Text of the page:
IN A speech on Saturday evening, Palestinian Authority (PA) President Mahmoud Abbas called Jerusalem ‘the eternal capital of the state of Palestine and nothing else.’
Addressing hundreds of Jerusalemite Palestinians in the presidential headquarters in Ramallah, official Palestinian news agency Wafa quoted Abbas as saying that the ‘Palestinian leadership listened to Jerusalemites’ appeals and would continue to do so.’
Abbas applauded Palestinian residents of Jerusalem for their courage and strength during 13 days of protests in July denouncing new Israeli security measures at the Al-Aqsa Mosque compound in the wake of a deadly shooting at the compound on July 14.
Despite Israeli forces’ violent repression of demonstrations across the occupied Palestinian territory, during which six Palestinians were killed, Israel eventually backtracked and removed all new security apparatus at the compound, in what was celebrated as a victory of popular Palestinian mobilisation.
‘We should preserve the victory achieved in Jerusalem to achieve another victory or to take another step forward,’ Abbas said. ‘We will all remain as murabitun (recruits) in Jerusalem, in Al-Aqsa, and in the land of ribat,’ he added, using an Islamic term referring to the defence of Islam.
While Israel officially annexed East Jerusalem in 1980, according to Palestinians and the international community the city has remained an intricate part of the occupied Palestinian territory and would be considered the capital of any future Palestinian state.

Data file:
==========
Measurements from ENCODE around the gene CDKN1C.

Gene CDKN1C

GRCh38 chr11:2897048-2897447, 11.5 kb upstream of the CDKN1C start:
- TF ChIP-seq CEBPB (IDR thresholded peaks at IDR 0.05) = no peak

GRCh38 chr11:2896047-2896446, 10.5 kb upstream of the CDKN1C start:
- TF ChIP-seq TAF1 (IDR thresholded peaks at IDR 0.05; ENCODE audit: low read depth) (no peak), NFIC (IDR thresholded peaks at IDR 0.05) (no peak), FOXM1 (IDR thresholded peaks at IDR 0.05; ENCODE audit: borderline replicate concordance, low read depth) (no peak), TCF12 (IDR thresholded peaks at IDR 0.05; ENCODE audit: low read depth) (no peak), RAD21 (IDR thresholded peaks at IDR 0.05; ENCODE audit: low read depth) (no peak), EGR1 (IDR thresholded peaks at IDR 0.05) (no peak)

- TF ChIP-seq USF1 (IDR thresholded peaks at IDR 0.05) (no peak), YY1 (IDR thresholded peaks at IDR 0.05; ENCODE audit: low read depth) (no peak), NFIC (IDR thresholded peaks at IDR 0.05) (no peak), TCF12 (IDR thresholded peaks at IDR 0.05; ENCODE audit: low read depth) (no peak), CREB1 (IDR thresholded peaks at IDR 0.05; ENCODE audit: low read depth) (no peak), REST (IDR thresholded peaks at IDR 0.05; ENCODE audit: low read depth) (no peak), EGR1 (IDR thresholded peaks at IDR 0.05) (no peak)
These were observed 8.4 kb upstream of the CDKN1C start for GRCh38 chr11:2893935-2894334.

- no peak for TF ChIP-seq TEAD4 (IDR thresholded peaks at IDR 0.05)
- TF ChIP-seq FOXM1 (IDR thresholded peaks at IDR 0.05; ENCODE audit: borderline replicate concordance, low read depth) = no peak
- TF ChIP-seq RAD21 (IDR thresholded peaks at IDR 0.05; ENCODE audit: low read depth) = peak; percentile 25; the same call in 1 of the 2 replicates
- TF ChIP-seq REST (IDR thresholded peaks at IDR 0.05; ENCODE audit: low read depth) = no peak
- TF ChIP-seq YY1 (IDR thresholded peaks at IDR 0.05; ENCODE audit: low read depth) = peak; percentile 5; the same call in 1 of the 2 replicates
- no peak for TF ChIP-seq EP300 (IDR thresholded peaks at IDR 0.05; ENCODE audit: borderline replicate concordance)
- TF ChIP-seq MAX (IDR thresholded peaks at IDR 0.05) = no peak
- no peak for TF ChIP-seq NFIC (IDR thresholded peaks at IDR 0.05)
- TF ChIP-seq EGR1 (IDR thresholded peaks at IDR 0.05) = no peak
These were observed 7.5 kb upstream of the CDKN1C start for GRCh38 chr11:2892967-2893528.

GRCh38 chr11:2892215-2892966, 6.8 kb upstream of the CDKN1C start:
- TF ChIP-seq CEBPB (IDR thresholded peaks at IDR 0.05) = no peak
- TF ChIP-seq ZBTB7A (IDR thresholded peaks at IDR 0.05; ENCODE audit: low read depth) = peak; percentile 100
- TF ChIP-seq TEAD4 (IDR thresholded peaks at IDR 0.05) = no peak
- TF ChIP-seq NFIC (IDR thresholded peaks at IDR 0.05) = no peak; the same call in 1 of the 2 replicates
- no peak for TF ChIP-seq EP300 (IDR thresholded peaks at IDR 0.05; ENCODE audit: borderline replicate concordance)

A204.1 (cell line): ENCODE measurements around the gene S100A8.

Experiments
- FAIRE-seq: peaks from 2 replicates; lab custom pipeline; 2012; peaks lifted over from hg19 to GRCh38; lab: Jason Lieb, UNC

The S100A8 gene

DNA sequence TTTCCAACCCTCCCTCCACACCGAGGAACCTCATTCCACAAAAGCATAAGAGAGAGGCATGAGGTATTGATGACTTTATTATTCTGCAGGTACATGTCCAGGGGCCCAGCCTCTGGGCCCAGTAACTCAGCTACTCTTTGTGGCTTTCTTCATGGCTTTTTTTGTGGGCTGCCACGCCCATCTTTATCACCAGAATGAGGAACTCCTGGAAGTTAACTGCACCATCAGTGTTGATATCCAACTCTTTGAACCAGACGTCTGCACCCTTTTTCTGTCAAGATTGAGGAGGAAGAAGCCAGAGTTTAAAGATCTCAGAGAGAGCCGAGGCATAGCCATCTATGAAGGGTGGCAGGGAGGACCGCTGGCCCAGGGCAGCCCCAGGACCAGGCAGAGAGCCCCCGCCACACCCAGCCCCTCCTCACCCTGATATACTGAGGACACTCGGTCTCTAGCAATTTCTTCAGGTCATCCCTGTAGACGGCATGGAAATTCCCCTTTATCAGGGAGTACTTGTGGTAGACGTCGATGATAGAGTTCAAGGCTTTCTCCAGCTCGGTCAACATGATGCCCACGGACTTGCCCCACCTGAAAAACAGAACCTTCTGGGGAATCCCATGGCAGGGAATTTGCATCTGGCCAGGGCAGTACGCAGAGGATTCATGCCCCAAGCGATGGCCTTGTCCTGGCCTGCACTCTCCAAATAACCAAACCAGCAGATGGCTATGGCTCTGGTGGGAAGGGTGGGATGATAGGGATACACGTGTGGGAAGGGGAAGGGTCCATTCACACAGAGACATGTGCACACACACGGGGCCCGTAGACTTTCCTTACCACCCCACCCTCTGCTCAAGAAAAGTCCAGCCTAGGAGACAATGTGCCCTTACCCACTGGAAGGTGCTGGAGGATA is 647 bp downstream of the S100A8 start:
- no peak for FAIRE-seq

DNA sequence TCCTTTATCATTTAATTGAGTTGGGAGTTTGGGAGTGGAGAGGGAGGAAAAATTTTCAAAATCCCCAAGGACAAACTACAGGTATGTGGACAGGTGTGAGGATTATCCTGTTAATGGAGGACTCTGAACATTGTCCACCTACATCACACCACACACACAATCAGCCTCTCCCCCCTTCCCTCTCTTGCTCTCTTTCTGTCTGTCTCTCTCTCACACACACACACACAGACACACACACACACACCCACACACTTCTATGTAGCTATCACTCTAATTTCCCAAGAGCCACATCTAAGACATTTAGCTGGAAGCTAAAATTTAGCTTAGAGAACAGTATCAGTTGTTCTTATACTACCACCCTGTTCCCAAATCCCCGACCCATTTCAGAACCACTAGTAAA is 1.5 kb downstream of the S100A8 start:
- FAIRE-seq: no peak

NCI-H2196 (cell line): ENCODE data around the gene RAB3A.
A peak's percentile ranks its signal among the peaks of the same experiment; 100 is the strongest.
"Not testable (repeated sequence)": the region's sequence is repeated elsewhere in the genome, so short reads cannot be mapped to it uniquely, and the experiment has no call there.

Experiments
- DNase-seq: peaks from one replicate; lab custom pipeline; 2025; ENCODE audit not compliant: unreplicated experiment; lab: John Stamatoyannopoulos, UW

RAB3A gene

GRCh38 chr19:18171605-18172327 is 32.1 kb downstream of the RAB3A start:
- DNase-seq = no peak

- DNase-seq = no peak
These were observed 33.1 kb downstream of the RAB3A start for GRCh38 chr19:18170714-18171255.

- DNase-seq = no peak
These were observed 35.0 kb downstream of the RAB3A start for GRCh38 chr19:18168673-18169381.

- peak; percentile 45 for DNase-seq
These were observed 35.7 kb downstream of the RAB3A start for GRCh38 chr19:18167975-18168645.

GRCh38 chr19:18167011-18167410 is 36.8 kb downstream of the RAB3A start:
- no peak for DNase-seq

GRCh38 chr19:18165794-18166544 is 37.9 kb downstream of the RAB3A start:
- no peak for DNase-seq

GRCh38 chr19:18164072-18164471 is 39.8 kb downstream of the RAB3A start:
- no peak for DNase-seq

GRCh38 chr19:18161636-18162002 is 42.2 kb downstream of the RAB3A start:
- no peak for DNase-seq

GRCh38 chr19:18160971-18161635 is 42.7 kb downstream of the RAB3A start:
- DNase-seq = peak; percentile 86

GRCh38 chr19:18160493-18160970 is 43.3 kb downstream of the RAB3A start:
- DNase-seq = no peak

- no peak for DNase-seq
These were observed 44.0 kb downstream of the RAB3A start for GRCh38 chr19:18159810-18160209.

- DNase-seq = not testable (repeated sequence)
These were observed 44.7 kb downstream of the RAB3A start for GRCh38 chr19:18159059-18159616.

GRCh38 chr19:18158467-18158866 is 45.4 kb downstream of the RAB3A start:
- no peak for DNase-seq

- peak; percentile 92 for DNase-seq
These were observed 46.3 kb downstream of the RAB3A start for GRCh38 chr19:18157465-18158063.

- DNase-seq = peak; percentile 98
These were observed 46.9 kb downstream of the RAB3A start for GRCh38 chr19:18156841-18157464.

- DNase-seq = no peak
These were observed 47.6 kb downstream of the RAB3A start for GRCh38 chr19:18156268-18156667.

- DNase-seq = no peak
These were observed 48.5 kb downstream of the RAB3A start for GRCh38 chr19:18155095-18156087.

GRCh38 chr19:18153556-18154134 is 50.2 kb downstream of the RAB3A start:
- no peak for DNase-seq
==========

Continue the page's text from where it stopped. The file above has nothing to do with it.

The fate of Jerusalem has been a focal point of the Israeli-Palestinian conflict for decades, with numerous tensions arising over Israeli threats regarding the status of non-Jewish religious sites in the city, and the ‘Judaization’ of East Jerusalem through settlement construction and mass demolitions of Palestinian homes.
Abbas added that the mistakes of 1948 – when hundreds of thousands of Palestinians were forcibly displaced during the creation of the state of Israel, in what came to be known as the Nakba, or catastrophe – would not be repeated.
Speaking about intra-Palestinian issues, Abbas confirmed that the PA would continue to reduce financial support to the Gaza Strip as long as the Hamas movement did not stick to the PA-mandated terms of reconciliation.
Abbas’ comments on the issue came as Hamas announced on Thursday its readiness to do away with its administrative committee in Gaza, should the Fatah-led PA retract all punitive measures imposed on the besieged coastal enclave in recent months.
Meanwhile the Ministry of Foreign Affairs condemned on Sunday Israel’s decision to evict the Shamasneh family from their home in the neighbourhood of Sheikh Jarrah in East Jerusalem.